Riesling from the United States

The two primary growing regions for riesling in the United States are New York's Finger Lakes and Washington's Columbia Valley. In 1958, Dr. Konstantin Frank planted riesling on the western shores of the Finger Lakes. The grape thrived in the frigid climate and it showed the potential for New York as an emerging wine region—today many of the area's wines are acclaimed around the world. In Washington state, riesling was first planted in Yakima Valley in 1967, and today there are over 5,000 acres of riesling grapes planted there, making it the largest production area of riesling in the country. The Columbia Valley has very cool evenings which help preserve riesling's crisp acidity.

From New York, we recommend Red Tail Ridge Estate Dry Riesling 2017 ($20.99, wine.com) or Dr. Konstantin Frank Dry Riesling 2018 ($15.99, wine.com). And from Washington, try Poet's Leap Riesling 2018 ($19.99, wine.com) or Eroica Riesling 2017 ($20.99, wine.com).

Riesling from Australia

You might know Australia as home to big, bold, and spicy shiraz wines, and if so, you might be surprised to find out that riesling has been one of the primary grapes planted in the country since the mid-1800s. Most Australian riesling is bone dry with sharp acidity and bright fruit.

The two main areas to look out for are Clare Valley and Eden Valley. Clare Valley has a warmer climate but dramatic day-to-night temperature swings and high elevations, which keep things nice and cool. You'll experience a lot of minerality in Clare Valley wines. Eden Valley has some of the world's oldest riesling vines and will be more fruity and floral. We recommend Pewsey Vale Eden Valley Riesling 2019 ($18.99, wine.com), Handpicked Wines Regional Selection Clare Valley Riesling 2017 ($27.99, wine.com), and Jim Barry Lodge Hill Riesling 2019 ($22.99, wine.com).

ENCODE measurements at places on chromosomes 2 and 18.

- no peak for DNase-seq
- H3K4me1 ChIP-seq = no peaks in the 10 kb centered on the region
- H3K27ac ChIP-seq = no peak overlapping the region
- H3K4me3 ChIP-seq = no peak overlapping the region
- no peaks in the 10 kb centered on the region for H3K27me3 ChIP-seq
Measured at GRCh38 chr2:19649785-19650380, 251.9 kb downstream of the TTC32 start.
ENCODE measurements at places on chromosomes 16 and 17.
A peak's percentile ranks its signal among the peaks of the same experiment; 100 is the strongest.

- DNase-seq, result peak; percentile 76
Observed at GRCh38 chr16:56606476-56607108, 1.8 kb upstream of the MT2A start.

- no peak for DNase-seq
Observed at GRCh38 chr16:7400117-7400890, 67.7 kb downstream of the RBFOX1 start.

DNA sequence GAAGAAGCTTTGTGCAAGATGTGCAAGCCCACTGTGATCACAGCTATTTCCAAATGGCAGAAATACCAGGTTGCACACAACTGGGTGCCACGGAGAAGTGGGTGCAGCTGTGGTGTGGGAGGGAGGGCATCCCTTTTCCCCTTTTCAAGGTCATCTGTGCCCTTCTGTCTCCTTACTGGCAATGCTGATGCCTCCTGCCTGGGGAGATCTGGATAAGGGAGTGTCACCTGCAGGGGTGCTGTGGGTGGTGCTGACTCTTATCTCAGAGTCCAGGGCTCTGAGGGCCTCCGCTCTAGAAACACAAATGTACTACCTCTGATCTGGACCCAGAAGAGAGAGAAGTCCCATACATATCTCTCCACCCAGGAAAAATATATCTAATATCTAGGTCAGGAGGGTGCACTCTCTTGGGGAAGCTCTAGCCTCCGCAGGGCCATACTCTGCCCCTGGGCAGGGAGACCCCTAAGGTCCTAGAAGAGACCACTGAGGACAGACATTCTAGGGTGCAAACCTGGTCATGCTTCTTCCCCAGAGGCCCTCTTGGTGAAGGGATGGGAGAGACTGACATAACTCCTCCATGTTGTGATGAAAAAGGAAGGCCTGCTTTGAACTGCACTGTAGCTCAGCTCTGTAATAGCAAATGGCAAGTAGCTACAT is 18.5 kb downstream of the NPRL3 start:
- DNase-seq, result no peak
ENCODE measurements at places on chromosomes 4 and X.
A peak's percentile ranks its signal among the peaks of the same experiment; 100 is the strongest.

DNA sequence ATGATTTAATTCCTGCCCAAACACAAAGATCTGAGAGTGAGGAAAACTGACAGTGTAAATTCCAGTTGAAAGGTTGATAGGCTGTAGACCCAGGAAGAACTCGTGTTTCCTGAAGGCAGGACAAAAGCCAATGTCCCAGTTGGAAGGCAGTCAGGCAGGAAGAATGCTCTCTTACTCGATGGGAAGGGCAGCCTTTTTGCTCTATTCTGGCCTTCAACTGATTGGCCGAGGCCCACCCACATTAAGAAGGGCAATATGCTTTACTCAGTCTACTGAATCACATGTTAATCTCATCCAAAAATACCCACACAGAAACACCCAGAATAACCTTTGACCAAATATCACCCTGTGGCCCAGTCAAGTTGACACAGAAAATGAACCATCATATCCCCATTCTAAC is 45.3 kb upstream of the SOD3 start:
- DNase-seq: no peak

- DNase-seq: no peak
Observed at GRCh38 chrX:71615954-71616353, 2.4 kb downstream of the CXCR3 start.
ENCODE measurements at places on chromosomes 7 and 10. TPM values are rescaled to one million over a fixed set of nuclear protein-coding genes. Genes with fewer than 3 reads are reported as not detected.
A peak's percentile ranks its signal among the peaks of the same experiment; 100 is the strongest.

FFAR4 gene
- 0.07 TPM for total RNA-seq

Riesling from France

The main region for riesling in France is Alsace which is not surprising considering the regions long, complex political history with Germany. Alsace is known for concentrated, dry-style riesling with a laser-sharp acid structure. White flowers and citrus aromas are typical, followed by flavors of peach and pear, and a mineral finish. Great Alsatian rieslings to try include Trimbach Riesling 2017 ($19.99, wine.com), Domaine Emile Beyer Riesling Tradition 2018 ($26.99, wine.com), and Zind-Humbrecht Riesling 2016 ($28.99, wine.com).

Pairing Riesling with Food

The more delicate and dry styles of riesling are ideally paired with light seafood dishes and vegetable salads. Try Dungeness Crab Salad, Peekytoe Crab Toast, and Cucumbers with Lemon and Basil. For a sweeter riesling, try a pairing with spicy or Asian-inspired flavors: Chili-Glazed Fried-Chicken Lettuce Cups, Five-Spice Pork Tenderloin, or Thai Green Shrimp Curry. And for rich, dessert-style rieslings, pair Blue Cheese Gougères with Caramel and Salt or Lemon Custard Tarts.